About The Buzz: 7 Simple Habits Can Reduce the Risk of Heart Failure?

TheBUZZ 7 Simple Habits Can Reduce the Risk of Heart Failure?


The American Heart Association created a simple checklist, Life’s Simple 7, to help promote heart health in Americans. A recent study evaluated the effectiveness of these guidelines, and found that people who stick to these simple yet effective suggestions reaped big benefits for their cardiovascular health.


Leading a healthy lifestyle is the single biggest factor in lowering your risk for heart failure. Modifiable risk factors (risk factors that you can control), such as high blood pressure, diabetes, level of physical activity, obesity and smoking play a major role in developing heart failure, a progressive condition that arises when your heart is unable to pump blood as well as it should be to meet your body’s need for oxygen.1 This inability to supply enough oxygen to the body results in the heart needing to work harder to keep up with its workload. This chronic stress on the heart causes the heart to make up for the inefficiency by becoming larger, developing more muscle mass, and pumping faster.

These changes can mask heart failure and provide a temporary fix, but are not sustainable long-term solutions. As the heart begins to tire of this extra workload, a person will become fatigued and experience difficulty breathing before the condition is diagnosed and treated. It’s estimated that nearly 6 million Americans are currently living with heart failure; by 2030, that number is anticipated to exceed 8 million.2


To encourage Americans to proactively strive towards optimal cardiovascular health, the American Heart Association created guidelines called Life’s Simple 7. These guidelines consist of a set of seven (7) behaviors and risk factors that can help mitigate the risk of developing heart failure. Here’s the list:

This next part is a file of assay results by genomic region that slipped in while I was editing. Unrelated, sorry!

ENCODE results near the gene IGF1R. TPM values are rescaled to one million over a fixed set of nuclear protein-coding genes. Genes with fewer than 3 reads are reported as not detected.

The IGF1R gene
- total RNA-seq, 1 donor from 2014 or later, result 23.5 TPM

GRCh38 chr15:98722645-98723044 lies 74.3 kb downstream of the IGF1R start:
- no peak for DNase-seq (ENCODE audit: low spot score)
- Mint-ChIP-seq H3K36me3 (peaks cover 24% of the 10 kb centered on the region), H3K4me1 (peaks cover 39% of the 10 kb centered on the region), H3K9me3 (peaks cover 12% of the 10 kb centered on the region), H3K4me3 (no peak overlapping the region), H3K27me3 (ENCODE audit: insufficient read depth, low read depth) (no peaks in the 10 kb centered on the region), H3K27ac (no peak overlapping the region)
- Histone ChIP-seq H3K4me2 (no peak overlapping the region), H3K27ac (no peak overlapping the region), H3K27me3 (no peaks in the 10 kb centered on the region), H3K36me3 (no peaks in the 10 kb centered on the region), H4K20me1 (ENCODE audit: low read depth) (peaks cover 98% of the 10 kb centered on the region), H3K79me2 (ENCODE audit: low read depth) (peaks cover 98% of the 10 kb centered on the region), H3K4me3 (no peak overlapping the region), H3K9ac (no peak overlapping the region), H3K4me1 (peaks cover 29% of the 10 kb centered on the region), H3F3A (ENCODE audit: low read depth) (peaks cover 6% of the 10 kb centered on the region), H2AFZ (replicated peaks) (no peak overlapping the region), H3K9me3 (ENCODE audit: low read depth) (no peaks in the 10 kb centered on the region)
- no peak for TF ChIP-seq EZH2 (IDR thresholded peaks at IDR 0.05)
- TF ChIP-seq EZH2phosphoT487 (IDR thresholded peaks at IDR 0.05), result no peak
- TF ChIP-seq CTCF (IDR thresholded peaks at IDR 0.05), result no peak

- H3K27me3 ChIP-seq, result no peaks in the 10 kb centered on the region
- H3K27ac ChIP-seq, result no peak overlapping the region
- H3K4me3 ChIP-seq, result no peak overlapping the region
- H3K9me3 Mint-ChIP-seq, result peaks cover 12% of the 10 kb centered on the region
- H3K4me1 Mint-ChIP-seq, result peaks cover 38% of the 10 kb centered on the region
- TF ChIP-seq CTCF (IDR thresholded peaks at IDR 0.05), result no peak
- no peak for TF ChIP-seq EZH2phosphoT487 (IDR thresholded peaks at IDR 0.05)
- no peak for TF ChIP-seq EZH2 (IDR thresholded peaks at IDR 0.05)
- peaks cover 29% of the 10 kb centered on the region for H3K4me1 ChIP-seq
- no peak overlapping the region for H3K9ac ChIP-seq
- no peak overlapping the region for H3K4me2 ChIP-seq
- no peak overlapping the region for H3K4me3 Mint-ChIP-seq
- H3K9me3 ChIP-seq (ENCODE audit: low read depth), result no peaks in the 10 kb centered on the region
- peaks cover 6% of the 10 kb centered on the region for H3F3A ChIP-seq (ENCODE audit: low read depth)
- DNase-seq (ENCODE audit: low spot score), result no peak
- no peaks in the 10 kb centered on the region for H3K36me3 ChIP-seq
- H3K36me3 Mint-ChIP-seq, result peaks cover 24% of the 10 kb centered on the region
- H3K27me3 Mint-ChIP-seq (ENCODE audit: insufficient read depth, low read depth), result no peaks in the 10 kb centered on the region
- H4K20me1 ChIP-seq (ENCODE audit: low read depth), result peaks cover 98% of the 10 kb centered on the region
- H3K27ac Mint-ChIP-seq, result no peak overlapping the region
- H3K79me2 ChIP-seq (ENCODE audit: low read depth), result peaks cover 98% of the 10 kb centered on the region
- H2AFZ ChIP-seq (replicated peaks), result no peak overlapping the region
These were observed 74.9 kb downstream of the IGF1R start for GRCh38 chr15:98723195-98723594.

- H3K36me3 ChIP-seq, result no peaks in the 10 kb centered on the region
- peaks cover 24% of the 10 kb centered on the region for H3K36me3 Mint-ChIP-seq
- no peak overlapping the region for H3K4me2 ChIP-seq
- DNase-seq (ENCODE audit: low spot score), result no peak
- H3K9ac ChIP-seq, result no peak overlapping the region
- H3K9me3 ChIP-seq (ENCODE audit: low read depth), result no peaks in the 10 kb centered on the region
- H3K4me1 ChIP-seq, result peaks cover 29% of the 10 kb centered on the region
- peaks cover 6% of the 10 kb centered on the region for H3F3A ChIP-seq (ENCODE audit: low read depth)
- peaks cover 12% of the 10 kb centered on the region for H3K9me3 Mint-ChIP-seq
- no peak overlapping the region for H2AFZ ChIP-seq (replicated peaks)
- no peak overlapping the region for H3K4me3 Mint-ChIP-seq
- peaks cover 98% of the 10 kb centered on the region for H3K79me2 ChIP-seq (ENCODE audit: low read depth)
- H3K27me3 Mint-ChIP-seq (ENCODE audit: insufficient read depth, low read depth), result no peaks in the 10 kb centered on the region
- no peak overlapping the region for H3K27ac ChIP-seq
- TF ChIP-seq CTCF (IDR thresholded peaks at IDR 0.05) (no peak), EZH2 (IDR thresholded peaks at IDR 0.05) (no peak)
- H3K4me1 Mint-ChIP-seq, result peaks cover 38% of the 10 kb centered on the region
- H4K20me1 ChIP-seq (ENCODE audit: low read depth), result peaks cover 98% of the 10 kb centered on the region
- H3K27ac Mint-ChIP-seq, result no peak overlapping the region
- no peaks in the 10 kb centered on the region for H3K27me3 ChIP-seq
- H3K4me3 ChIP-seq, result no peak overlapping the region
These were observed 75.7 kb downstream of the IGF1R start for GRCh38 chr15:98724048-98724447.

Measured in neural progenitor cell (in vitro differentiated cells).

1. Abstinence from smoking
  2. Ideal weight
  3. Regular physical activity
  4. A healthy diet
  5. Controlled cholesterol
  6. Managed blood pressure
  7. Absence of diabetes

These components were chosen because they are the greatest indicators of overall cardiovascular health. Striving to maintain each of these behaviors and avoiding these risk factors enhances a person’s health overall, in addition to benefiting her/his heart.

The study included just over 3,200 Americans who participated for up to 12 years. This is important to note because longer duration studies enable researchers to monitor and evaluate individuals through their lifespan. Tracking their health outcomes is invaluable for understanding the development, progression and treatment of diseases and disorders. This type of study provides valuable insight into the best ways to promote health, as well as healthy/ unhealthy lifestyle and environmental factors. This study did just that; it demonstrated that following the Life’s Simple 7 guidelines helped lower the risk of heart failure. For each one-point higher score on the checklist, people had a 23% lower risk of heart failure. The study also found that those who scored in the bottom third fared the worst, those in the middle third reduced their risk by nearly half, and those at the top third reduced their risk even more!


It’s so important to take responsibility for your health, and one important way to do so is by making routine check-ups with your doctor to monitor blood pressure, blood sugar and cholesterol levels. The other factors, maintaining a healthy diet and weight and doing regular physical activity, are behaviors that you can continue to improve today. We recommend filling half of your plate with fruits and vegetables during every meal and snack as well as engaging in moderate to vigorous physical activity for 30 minutes most days of the week. Together, these factors will significantly contribute to your physical and mental health.


1 All About Heart Failure. American Heart Association (2015). View
2 Nayor M, Enserro DM, Vasan RS, Xanthakis V. Cardiovascular Health Status and Incidence of Heart Failure in the Framingham Offspring Study. Circ Heart Fail, 9(1), 1-26. View

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